|dc.description.abstract||Indigenous communities in the Pacific are on the front-line of some of the most severe climate change impacts. Pacific leaders have consistently stated the urgent need for climate action (Pacific Islands Forum Secretariat, 2019) and fought for larger emitting nations to be more accountable for their inaction. While Pacific leaders fight to be heard, our people are also fighting to reclaim and draw attention to Indigenous knowledge, language and cultural practice as key areas for strategies of sustainability and resilience. To understand the complexities of climate change in the Pacific, people of Oceania must have control in framing and voicing their diverse narratives. As a daughter of Niue, I have a vested interest in the conservation of a dynamic and diverse Niue environment and culture, and the stories of Niue people, by Niue people. In the face of global climate change, drawing attention to the specific experiences and lived realities of Niue people contributes to local, regional and global Indigenous narratives that come from a place of strength and self-determination and challenge dominant Euro-centric coverage of climate change.
This thesis is about starting conversations that provide a greater platform to recognise and amplify the voices of Niue people. Specifically, this research focuses on Niue women’s experiences of and perspectives on climate change. Niue women are important holders of Niue knowledge and culture. Stories of Niue’s female ancestors are full of strength, resourcefulness, ferocity, and capability; unapologetic women who protect, nurture, provide and lead. Yet, very rarely do these stories make their way into primary school education, let alone any academic spheres. The perspectives and experiences of Niue women are important because in knowing them, it is possible to learn from their insight and culturally specific knowledge that has value and benefit in grappling with complex changes.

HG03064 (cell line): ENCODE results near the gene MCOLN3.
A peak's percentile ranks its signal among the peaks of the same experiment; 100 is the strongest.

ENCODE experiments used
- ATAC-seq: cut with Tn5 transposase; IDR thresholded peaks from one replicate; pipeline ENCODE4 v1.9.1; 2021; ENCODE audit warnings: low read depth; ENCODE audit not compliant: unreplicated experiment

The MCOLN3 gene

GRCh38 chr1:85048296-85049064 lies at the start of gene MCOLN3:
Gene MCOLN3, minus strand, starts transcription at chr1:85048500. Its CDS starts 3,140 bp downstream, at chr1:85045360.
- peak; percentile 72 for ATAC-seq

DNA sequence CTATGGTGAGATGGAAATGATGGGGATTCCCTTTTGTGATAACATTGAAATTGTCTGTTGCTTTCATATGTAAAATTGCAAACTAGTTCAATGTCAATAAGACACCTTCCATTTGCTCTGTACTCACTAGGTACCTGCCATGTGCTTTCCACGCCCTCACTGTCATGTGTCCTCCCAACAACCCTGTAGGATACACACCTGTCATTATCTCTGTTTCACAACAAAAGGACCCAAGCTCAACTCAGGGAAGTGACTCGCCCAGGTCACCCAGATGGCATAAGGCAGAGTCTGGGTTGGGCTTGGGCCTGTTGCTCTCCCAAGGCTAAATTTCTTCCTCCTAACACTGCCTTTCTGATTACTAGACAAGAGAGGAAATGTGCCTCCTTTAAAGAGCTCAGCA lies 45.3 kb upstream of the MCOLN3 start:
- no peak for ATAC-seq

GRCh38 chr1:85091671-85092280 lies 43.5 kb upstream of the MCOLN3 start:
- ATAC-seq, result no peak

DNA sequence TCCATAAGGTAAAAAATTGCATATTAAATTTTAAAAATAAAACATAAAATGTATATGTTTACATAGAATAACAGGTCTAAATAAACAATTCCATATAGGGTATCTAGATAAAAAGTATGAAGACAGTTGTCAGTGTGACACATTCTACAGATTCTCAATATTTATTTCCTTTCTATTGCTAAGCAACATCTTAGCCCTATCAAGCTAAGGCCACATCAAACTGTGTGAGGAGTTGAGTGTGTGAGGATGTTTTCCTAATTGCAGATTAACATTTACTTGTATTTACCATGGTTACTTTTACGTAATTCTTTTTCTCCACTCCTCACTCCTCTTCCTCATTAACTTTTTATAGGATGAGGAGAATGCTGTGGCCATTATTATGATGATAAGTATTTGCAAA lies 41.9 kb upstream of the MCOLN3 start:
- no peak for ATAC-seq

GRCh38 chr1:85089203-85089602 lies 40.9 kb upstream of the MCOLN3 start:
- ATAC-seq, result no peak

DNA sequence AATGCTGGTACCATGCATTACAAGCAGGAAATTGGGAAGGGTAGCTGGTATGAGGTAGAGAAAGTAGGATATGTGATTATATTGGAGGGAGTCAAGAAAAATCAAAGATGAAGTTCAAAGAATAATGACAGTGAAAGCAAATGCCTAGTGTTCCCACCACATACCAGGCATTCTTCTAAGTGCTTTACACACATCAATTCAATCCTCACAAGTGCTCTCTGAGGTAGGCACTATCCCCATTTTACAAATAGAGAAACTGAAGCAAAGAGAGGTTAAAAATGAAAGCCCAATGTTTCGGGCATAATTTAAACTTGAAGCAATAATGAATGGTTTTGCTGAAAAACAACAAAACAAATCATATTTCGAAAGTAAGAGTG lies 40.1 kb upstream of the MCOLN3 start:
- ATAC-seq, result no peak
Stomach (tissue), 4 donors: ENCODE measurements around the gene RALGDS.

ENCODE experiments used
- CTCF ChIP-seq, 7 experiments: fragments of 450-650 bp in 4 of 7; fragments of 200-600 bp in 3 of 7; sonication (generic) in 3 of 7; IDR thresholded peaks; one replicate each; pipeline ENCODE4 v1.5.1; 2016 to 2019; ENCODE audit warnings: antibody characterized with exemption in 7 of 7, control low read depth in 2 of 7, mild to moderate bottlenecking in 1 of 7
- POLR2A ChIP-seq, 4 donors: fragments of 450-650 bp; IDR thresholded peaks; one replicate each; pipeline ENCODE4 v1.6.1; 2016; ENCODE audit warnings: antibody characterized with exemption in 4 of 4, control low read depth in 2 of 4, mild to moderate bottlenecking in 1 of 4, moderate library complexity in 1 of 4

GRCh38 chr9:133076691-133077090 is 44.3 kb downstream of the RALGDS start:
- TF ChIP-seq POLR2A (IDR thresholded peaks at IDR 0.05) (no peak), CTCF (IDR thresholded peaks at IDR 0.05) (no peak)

From the intersection of Management Communication and Pacific studies this research draws on specific values around voice; communication that centres and values cultural identity. While interdisciplinary work is common in both fields, very rarely have these two disciplines come into contact. I used my background in Management Communication to critically engage in conversations about the possibilities of meaningful engagement with Niue stories and perspectives to better craft relevant communication that has both strategic and social relevance. This thesis adds to critical thinking in the spaces of Pacific Studies and Management Communication, raising questions of how these two fields might shape and be shaped by each other.